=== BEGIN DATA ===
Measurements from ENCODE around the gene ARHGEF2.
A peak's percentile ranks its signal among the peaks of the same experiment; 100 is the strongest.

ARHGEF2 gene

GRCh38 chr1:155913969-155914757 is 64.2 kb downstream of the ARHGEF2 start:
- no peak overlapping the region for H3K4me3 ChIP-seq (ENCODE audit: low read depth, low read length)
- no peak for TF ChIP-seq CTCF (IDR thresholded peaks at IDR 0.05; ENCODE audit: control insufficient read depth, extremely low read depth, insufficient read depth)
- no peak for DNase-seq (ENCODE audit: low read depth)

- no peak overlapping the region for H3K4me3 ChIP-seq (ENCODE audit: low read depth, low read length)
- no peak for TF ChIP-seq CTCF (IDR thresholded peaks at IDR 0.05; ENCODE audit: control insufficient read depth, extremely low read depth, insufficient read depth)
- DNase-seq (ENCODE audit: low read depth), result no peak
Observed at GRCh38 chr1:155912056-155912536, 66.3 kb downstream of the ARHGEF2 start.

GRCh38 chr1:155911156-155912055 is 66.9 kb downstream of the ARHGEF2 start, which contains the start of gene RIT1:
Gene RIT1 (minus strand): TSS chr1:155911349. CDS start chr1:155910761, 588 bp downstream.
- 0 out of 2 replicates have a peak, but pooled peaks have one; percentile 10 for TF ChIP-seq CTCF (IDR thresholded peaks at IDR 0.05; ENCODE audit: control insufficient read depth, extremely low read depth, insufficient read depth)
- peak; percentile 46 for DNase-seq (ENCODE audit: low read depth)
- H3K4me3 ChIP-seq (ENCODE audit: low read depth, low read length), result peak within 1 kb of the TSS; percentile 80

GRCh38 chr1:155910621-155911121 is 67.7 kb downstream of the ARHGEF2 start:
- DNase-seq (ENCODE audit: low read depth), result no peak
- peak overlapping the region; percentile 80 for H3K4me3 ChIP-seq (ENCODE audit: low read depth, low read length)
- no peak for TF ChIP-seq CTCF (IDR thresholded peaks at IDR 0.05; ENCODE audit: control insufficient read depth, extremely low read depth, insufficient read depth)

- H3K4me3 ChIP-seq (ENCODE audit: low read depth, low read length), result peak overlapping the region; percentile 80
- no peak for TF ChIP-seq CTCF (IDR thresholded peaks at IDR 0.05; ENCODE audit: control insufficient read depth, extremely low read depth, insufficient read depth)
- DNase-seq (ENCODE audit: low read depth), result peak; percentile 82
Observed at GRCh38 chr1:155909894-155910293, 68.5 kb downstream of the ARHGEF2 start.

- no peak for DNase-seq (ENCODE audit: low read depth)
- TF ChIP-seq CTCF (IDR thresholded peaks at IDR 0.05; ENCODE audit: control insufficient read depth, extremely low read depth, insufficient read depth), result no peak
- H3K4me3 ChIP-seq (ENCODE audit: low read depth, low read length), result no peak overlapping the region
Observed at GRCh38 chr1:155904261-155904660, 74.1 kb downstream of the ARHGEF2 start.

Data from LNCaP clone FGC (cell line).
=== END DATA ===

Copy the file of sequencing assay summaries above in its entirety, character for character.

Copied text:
Measurements from ENCODE around the gene ARHGEF2.
A peak's percentile ranks its signal among the peaks of the same experiment; 100 is the strongest.

ARHGEF2 gene

GRCh38 chr1:155913969-155914757 is 64.2 kb downstream of the ARHGEF2 start:
- no peak overlapping the region for H3K4me3 ChIP-seq (ENCODE audit: low read depth, low read length)
- no peak for TF ChIP-seq CTCF (IDR thresholded peaks at IDR 0.05; ENCODE audit: control insufficient read depth, extremely low read depth, insufficient read depth)
- no peak for DNase-seq (ENCODE audit: low read depth)

- no peak overlapping the region for H3K4me3 ChIP-seq (ENCODE audit: low read depth, low read length)
- no peak for TF ChIP-seq CTCF (IDR thresholded peaks at IDR 0.05; ENCODE audit: control insufficient read depth, extremely low read depth, insufficient read depth)
- DNase-seq (ENCODE audit: low read depth), result no peak
Observed at GRCh38 chr1:155912056-155912536, 66.3 kb downstream of the ARHGEF2 start.

GRCh38 chr1:155911156-155912055 is 66.9 kb downstream of the ARHGEF2 start, which contains the start of gene RIT1:
Gene RIT1 (minus strand): TSS chr1:155911349. CDS start chr1:155910761, 588 bp downstream.
- 0 out of 2 replicates have a peak, but pooled peaks have one; percentile 10 for TF ChIP-seq CTCF (IDR thresholded peaks at IDR 0.05; ENCODE audit: control insufficient read depth, extremely low read depth, insufficient read depth)
- peak; percentile 46 for DNase-seq (ENCODE audit: low read depth)
- H3K4me3 ChIP-seq (ENCODE audit: low read depth, low read length), result peak within 1 kb of the TSS; percentile 80

GRCh38 chr1:155910621-155911121 is 67.7 kb downstream of the ARHGEF2 start:
- DNase-seq (ENCODE audit: low read depth), result no peak
- peak overlapping the region; percentile 80 for H3K4me3 ChIP-seq (ENCODE audit: low read depth, low read length)
- no peak for TF ChIP-seq CTCF (IDR thresholded peaks at IDR 0.05; ENCODE audit: control insufficient read depth, extremely low read depth, insufficient read depth)

- H3K4me3 ChIP-seq (ENCODE audit: low read depth, low read length), result peak overlapping the region; percentile 80
- no peak for TF ChIP-seq CTCF (IDR thresholded peaks at IDR 0.05; ENCODE audit: control insufficient read depth, extremely low read depth, insufficient read depth)
- DNase-seq (ENCODE audit: low read depth), result peak; percentile 82
Observed at GRCh38 chr1:155909894-155910293, 68.5 kb downstream of the ARHGEF2 start.

- no peak for DNase-seq (ENCODE audit: low read depth)
- TF ChIP-seq CTCF (IDR thresholded peaks at IDR 0.05; ENCODE audit: control insufficient read depth, extremely low read depth, insufficient read depth), result no peak
- H3K4me3 ChIP-seq (ENCODE audit: low read depth, low read length), result no peak overlapping the region
Observed at GRCh38 chr1:155904261-155904660, 74.1 kb downstream of the ARHGEF2 start.

Data from LNCaP clone FGC (cell line).